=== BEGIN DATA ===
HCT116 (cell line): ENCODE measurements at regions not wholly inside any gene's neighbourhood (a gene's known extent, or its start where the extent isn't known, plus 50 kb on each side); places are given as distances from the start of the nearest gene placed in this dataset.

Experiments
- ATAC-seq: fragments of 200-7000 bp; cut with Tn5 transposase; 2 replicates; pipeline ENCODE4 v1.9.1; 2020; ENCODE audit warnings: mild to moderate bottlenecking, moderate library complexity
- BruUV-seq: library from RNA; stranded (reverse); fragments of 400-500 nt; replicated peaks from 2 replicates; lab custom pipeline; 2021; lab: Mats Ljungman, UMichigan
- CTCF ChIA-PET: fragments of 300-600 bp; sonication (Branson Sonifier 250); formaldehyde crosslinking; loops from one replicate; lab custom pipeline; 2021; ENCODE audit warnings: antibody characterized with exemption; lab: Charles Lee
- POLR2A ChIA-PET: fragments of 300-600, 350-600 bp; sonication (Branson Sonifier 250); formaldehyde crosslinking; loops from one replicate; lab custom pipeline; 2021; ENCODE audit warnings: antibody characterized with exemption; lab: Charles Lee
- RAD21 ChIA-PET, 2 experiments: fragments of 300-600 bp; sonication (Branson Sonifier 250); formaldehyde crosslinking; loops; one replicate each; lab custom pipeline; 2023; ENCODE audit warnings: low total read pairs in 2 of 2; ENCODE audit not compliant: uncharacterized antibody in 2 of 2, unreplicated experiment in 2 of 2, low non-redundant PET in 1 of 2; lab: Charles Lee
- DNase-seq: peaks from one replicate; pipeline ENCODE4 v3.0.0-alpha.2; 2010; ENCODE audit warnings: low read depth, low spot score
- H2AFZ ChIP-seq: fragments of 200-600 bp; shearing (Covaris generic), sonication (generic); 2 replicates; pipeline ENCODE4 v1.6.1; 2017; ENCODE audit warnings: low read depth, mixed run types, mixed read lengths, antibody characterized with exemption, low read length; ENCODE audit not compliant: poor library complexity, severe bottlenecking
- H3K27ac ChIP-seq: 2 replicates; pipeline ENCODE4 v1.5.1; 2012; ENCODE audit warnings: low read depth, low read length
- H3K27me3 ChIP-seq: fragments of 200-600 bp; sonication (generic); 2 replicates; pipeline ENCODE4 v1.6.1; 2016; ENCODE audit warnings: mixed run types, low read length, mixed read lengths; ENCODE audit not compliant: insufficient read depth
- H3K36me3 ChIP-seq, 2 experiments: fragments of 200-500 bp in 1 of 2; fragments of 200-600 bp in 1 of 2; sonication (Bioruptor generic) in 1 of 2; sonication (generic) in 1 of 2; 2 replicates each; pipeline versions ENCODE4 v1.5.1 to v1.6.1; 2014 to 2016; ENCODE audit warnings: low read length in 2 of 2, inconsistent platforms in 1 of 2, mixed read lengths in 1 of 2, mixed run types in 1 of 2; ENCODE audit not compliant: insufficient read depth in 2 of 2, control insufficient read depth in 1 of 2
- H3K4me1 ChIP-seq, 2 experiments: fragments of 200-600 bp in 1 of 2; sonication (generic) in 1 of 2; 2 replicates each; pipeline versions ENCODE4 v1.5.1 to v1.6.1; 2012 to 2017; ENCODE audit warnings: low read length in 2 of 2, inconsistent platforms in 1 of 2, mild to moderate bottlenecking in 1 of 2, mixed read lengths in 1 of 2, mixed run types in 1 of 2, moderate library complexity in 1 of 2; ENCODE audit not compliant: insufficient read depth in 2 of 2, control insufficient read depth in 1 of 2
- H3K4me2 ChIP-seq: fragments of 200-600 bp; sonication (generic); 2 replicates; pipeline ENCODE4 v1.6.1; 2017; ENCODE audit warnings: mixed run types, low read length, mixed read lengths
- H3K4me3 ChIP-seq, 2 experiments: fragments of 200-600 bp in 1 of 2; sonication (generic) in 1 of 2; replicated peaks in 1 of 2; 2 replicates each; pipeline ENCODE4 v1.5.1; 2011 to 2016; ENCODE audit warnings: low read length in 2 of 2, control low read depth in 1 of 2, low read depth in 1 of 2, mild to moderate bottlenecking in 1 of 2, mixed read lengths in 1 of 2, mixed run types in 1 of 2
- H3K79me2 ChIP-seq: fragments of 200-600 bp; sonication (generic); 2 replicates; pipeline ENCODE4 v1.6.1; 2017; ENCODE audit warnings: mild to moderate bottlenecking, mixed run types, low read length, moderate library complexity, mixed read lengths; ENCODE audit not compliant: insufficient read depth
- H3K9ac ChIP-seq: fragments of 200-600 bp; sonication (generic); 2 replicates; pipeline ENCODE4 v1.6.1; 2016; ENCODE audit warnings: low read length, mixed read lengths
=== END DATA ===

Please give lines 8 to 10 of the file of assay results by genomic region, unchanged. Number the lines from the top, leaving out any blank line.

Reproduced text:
- DNase-seq: peaks from one replicate; pipeline ENCODE4 v3.0.0-alpha.2; 2010; ENCODE audit warnings: low read depth, low spot score
- H2AFZ ChIP-seq: fragments of 200-600 bp; shearing (Covaris generic), sonication (generic); 2 replicates; pipeline ENCODE4 v1.6.1; 2017; ENCODE audit warnings: low read depth, mixed run types, mixed read lengths, antibody characterized with exemption, low read length; ENCODE audit not compliant: poor library complexity, severe bottlenecking
- H3K27ac ChIP-seq: 2 replicates; pipeline ENCODE4 v1.5.1; 2012; ENCODE audit warnings: low read depth, low read length